Our eldest 8 year old son returned home from Scouts last night, limping in pain. He had sprained his ankle during a game, and was in a lot of discomfort and wouldn’t trust his podiatrist Dad to even let me touch it. It was the second time he had done a sprain to this ankle over the past couple of years, and he desperately wanted a “plaster cast and crutches” – more so to make an impression at school. However his injury wasn’t too severe, and a supportive bandage and some simple pain medication would suffice this time.
Many patients see us with either an acute ‘one-off’ ankle sprain, which is the result of an unfortunate accident. This is far more common on the outside of the ankle, rather than the inside. With time and some rehabilitation, they usually resolve uneventfully. However, the sprain always involves some degree of stretching or tearing of one or more ligaments that hold the outside of the ankle together. Once they are damaged, there will be residual weakness that will always exist to some degree.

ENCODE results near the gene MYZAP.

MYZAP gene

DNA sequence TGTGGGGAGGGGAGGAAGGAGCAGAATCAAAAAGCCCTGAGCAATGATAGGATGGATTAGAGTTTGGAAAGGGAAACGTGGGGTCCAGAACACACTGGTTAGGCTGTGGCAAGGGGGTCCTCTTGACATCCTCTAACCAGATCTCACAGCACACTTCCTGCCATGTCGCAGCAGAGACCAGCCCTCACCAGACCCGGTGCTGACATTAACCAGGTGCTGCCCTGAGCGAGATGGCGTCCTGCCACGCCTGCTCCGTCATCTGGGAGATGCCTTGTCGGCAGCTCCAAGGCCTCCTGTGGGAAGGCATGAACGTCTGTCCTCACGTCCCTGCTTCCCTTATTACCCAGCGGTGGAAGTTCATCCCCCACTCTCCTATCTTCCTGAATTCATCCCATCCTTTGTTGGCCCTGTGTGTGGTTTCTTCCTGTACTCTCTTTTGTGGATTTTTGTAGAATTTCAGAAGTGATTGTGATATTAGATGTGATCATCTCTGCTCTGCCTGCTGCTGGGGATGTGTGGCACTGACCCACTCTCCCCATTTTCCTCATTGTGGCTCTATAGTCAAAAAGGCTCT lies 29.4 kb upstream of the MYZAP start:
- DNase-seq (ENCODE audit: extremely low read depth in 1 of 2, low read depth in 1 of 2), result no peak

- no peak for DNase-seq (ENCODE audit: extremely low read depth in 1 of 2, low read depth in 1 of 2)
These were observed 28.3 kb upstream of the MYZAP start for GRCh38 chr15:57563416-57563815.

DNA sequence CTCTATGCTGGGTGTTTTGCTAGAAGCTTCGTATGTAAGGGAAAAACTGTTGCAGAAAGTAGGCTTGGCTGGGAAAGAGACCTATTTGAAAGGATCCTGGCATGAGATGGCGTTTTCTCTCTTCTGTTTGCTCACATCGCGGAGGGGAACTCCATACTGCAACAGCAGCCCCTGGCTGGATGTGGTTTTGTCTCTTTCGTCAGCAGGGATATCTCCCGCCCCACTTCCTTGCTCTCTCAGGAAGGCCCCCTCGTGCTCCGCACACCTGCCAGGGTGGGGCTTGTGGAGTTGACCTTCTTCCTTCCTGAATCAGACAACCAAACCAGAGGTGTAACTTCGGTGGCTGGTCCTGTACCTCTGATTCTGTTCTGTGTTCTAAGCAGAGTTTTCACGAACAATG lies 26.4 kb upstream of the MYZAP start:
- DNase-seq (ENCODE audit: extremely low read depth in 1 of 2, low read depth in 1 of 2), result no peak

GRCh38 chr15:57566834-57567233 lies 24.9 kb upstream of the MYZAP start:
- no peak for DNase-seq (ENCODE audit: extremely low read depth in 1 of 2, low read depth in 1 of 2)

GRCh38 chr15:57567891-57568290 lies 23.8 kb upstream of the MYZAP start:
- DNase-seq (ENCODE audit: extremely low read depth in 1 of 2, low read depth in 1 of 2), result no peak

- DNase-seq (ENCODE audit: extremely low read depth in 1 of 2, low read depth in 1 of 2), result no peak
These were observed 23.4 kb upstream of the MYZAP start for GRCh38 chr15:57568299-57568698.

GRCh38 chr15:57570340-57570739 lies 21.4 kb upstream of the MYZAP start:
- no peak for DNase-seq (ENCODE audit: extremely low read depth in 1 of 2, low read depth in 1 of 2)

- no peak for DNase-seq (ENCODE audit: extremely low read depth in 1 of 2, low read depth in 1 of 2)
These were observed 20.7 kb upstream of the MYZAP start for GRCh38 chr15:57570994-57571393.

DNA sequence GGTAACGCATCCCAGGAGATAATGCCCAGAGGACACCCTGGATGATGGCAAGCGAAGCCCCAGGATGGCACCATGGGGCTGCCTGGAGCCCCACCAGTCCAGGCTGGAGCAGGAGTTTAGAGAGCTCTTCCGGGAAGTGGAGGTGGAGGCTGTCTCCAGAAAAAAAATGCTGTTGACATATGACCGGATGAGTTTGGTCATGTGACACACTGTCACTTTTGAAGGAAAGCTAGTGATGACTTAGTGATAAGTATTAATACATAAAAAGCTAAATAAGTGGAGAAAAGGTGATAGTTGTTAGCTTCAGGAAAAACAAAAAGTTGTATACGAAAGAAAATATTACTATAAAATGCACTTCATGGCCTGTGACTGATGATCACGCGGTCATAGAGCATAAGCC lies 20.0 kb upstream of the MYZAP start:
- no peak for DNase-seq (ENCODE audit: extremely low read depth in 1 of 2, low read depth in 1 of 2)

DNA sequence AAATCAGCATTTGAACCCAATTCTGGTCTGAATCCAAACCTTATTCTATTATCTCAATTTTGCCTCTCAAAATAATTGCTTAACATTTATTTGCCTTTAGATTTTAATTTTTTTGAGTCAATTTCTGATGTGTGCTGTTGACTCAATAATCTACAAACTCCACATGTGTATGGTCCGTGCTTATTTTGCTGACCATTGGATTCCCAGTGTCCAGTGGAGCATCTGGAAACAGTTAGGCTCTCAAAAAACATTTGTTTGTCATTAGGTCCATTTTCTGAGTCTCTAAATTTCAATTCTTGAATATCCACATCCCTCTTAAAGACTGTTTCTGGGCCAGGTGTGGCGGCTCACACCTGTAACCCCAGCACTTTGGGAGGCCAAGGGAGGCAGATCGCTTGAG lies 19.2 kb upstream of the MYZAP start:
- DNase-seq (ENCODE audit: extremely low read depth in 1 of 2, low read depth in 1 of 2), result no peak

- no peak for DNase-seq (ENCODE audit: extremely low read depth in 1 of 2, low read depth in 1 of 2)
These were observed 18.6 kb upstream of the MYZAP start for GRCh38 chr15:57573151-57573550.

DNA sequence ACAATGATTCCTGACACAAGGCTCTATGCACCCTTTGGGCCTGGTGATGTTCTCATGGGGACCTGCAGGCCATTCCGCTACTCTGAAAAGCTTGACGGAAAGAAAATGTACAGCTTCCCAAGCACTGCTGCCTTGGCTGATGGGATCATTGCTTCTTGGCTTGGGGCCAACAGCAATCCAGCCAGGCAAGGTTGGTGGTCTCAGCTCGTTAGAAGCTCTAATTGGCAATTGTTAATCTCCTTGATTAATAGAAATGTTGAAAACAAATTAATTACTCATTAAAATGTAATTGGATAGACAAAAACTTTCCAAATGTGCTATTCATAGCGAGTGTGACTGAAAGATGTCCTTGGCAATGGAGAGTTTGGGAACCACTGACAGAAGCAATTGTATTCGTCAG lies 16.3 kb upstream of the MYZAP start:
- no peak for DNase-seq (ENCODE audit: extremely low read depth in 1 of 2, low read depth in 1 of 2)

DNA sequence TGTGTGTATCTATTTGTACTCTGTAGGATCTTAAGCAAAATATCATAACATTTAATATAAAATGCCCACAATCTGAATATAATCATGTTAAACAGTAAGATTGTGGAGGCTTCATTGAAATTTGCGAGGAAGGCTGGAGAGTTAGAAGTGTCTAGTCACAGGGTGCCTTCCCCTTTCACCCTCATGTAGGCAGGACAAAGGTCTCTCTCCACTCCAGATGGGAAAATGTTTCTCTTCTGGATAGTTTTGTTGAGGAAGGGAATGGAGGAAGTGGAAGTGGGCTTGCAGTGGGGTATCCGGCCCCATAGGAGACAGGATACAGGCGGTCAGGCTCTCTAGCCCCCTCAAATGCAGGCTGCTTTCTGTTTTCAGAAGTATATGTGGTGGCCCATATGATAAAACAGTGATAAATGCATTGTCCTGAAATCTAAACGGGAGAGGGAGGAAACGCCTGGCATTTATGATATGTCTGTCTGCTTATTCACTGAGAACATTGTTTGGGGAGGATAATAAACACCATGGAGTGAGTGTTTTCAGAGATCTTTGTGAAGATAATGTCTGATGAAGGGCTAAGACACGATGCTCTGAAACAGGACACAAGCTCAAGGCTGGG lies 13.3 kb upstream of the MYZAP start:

If there is a history of two or more sprains to this area, then these ligaments are often considered to be unstable, or attenuated. That means they no longer offer any support or control over the movement of the ankle. This situation is then considered to be chronic ankle instability.
Certain foot types, such as those who have very high arches where the heel is tipped towards the outside of the leg, are predictably the most likely to go on to develop chronic ankle instability. I often say they are half-way towards an ankle sprain standing still, so it takes very little additional force to move the ankle beyond its physiological limits. The patients often require foot orthoses to try and reduce the unstable position of the ankle, and position the foot and ankle in a more neutral position.
Other measures involve the issue of different styles of ankle bracing, particularly for ‘lateral motion’ sports – such as tennis, netball, soccer or basketball.
Where the instability is too severe, or these measures are not adequate, then lateral ankle reconstruction surgery may be indicated. This involves a repair of the ligament/s which are damaged, and sometimes addressing some of the bony structural issues which may be associated with an abnormal aligment of the hindfoot and ankle.
Author: Anthony Short, Podiatrist